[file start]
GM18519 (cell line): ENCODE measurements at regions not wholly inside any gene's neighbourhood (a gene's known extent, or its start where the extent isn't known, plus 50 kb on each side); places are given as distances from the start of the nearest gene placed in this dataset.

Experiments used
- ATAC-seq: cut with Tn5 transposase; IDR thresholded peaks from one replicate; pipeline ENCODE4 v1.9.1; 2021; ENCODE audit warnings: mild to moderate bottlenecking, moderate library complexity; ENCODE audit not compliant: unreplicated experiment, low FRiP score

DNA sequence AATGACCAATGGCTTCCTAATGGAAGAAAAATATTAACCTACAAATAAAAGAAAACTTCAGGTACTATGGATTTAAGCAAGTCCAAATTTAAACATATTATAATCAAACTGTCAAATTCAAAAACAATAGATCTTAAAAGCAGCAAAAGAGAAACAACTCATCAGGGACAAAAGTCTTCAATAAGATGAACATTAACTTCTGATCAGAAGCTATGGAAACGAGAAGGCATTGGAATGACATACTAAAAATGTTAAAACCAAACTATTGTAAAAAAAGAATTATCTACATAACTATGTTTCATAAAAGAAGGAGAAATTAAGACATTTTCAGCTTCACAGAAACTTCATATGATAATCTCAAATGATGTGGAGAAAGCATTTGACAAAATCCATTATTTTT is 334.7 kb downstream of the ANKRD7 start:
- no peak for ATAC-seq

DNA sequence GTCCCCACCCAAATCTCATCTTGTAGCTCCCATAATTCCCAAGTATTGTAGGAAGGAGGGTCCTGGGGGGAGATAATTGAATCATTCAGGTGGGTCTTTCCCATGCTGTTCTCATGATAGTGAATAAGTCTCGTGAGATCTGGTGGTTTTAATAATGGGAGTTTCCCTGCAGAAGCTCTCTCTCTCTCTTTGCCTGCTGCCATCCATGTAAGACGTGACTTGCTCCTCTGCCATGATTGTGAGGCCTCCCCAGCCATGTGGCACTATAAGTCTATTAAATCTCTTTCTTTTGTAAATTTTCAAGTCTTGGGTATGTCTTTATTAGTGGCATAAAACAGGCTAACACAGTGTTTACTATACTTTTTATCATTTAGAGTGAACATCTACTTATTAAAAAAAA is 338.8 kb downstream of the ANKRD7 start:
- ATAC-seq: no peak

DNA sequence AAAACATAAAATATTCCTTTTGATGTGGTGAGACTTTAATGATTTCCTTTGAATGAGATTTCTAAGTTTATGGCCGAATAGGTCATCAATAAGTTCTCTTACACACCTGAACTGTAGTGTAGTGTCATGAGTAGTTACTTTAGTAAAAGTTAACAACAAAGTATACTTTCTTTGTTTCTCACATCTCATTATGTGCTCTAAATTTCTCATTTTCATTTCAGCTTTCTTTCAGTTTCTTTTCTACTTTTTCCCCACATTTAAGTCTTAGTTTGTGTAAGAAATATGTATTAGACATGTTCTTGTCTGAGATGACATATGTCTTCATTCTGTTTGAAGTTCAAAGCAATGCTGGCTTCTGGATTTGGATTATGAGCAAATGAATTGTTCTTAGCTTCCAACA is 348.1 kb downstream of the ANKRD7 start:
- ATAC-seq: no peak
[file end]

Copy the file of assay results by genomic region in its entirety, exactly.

GM18519 (cell line): ENCODE measurements at regions not wholly inside any gene's neighbourhood (a gene's known extent, or its start where the extent isn't known, plus 50 kb on each side); places are given as distances from the start of the nearest gene placed in this dataset.

Experiments used
- ATAC-seq: cut with Tn5 transposase; IDR thresholded peaks from one replicate; pipeline ENCODE4 v1.9.1; 2021; ENCODE audit warnings: mild to moderate bottlenecking, moderate library complexity; ENCODE audit not compliant: unreplicated experiment, low FRiP score

DNA sequence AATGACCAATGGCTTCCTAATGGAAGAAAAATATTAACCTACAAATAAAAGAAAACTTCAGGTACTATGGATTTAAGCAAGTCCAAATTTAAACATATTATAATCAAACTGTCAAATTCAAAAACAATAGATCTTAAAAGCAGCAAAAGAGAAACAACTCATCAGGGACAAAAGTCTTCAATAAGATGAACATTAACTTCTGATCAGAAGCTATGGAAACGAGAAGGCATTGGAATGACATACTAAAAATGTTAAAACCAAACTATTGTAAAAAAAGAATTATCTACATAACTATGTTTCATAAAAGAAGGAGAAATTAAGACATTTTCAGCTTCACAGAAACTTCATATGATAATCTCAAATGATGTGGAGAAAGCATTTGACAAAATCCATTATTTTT is 334.7 kb downstream of the ANKRD7 start:
- no peak for ATAC-seq

DNA sequence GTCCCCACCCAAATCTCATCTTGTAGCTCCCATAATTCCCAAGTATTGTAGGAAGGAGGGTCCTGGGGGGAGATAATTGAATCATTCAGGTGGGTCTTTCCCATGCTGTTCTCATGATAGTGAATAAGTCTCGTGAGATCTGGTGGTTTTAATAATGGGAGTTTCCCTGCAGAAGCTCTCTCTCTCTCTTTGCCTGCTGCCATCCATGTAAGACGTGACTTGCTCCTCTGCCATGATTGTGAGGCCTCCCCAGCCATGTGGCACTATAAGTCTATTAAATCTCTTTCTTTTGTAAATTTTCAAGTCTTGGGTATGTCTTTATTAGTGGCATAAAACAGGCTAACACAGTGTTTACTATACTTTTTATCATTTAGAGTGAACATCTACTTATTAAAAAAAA is 338.8 kb downstream of the ANKRD7 start:
- ATAC-seq: no peak

DNA sequence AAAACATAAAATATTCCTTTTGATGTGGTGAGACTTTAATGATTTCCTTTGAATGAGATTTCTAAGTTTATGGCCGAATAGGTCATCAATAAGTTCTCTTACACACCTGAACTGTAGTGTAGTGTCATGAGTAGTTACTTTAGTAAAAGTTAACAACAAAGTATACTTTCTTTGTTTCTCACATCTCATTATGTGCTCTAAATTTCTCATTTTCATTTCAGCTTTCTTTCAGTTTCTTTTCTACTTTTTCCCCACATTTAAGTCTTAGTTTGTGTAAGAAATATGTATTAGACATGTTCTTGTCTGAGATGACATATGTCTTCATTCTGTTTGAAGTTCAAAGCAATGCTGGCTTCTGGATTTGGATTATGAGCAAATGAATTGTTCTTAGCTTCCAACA is 348.1 kb downstream of the ANKRD7 start:
- ATAC-seq: no peak